I would like to address one of the OP's questions about heat transfer directly because the existing answers did not (yet):
[OP:] I think that heat is lost by the system since the surrounding(water)'s temperature increased, and work has been done to the system. However, when I consider the thermal equilibrium, the system's temperature must be 28 ∘C as well. In this case, is heat added to the system or not?
The short answer is: no heat is added to the system; the system gives off heat.
Heat is a transfer of energy from one place to another. So you can't "add heat" somewhere without "losing heat" somewhere else. In a heat transfer across a boundary, $q$ is positive for one side of the boundary and negative (but of equal magnitude) for the other.
The surrounding (in this case the water bath) is often chosen to be "boring" (no chemical reactions, for sure), while the system can have all kinds of stuff going on (a spark, a chemical reaction, large fluctuations in temperature). This way, you can measure the heat transfer via temperature changes in the water bath.
In the case at hand, both system and surrounding show an increase in temperature after things have calmed down. That tells us that some other form of energy (potential energy or specifically "chemical" energy in this case) has been transformed into thermal energy. This took place in the system (the surrounding is too "boring" for that).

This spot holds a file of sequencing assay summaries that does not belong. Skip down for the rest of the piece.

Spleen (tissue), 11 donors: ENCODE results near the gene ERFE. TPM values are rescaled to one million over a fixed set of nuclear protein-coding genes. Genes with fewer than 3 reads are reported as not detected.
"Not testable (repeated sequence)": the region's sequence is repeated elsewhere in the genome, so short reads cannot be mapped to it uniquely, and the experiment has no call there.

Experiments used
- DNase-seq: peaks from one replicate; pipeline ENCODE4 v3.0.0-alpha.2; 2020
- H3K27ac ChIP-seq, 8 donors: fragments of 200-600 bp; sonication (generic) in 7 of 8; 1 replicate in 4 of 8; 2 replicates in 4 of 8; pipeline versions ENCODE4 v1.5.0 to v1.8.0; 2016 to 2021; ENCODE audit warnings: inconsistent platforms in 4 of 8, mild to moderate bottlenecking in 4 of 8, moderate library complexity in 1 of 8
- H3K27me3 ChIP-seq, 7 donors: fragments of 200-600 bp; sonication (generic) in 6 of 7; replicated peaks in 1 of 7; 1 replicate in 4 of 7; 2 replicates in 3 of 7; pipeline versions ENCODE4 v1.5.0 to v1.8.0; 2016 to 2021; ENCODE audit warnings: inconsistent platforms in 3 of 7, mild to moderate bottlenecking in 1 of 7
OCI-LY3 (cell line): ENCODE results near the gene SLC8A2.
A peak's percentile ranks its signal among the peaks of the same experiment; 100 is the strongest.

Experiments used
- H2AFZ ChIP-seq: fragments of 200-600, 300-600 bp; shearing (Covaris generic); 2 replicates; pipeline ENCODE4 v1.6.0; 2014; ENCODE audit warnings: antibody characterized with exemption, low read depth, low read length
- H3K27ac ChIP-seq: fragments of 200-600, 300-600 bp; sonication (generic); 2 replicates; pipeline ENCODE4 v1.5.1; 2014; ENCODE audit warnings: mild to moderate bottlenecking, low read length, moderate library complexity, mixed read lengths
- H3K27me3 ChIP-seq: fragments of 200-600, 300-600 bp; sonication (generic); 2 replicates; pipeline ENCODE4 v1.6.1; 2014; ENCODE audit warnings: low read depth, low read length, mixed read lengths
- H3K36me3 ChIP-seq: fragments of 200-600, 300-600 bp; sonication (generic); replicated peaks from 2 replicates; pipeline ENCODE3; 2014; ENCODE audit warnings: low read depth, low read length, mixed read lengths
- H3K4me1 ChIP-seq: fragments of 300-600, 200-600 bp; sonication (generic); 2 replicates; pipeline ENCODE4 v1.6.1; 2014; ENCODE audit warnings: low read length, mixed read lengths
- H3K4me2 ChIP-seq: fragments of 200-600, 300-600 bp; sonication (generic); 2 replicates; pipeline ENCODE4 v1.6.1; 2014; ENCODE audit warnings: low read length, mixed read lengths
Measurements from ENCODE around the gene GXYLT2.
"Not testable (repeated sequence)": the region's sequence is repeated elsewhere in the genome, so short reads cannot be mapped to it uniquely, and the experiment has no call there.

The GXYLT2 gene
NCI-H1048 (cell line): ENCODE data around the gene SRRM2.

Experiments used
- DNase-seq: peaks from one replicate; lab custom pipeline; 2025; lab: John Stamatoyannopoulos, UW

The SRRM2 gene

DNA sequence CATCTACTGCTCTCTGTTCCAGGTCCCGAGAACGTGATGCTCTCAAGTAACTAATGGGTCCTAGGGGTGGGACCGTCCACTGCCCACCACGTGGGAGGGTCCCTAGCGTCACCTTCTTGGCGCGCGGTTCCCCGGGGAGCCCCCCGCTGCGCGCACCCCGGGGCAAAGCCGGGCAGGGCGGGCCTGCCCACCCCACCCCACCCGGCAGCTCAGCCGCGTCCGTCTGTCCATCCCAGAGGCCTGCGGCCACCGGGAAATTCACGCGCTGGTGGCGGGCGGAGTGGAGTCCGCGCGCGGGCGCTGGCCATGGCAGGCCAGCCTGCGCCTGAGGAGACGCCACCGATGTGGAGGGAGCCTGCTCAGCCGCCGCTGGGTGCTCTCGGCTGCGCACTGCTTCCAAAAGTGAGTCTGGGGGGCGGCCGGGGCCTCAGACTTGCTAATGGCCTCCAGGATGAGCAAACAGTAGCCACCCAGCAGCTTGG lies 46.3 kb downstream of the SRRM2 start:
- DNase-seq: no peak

To get back to the question I wanted to address:
... is heat added to the system or not?
The thermal energy of the system increases because of the exothermic chemical reaction. Some of that thermal energy is lost to the surrounding through heat transfer, warming up the surrounding. You could imaging that the temperature of the system first went up a lot (if the reaction is rapid), and then cooled down to 28 $^\circ$C, heating up the surrounding from 25$^\circ$C to 28 $^\circ$C. Or you could skip the details and just compare the initial and final state and not worry what happened in between, in the spirit of thermodynamics. The conclusion is that heat is transferred from the system to the surrounding. Nevertheless, the temperature of the system increased because of the exothermic reaction, which generated more thermal energy than the system gave off. In other words, no heat is added to the system; the system gives off heat.
In this explanation, I have set aside the work done on the system. The OP is vague about whether the process runs at constant pressure or not, and we don't know the magnitude of the work compared to the heat transfer; for my answer, you should assume that the magnitude of the work is negligible compared to that of the heat transfer, otherwise some of the statements might become inaccurate (such as "the exothermic reaction, which generated more thermal energy than the system gave off").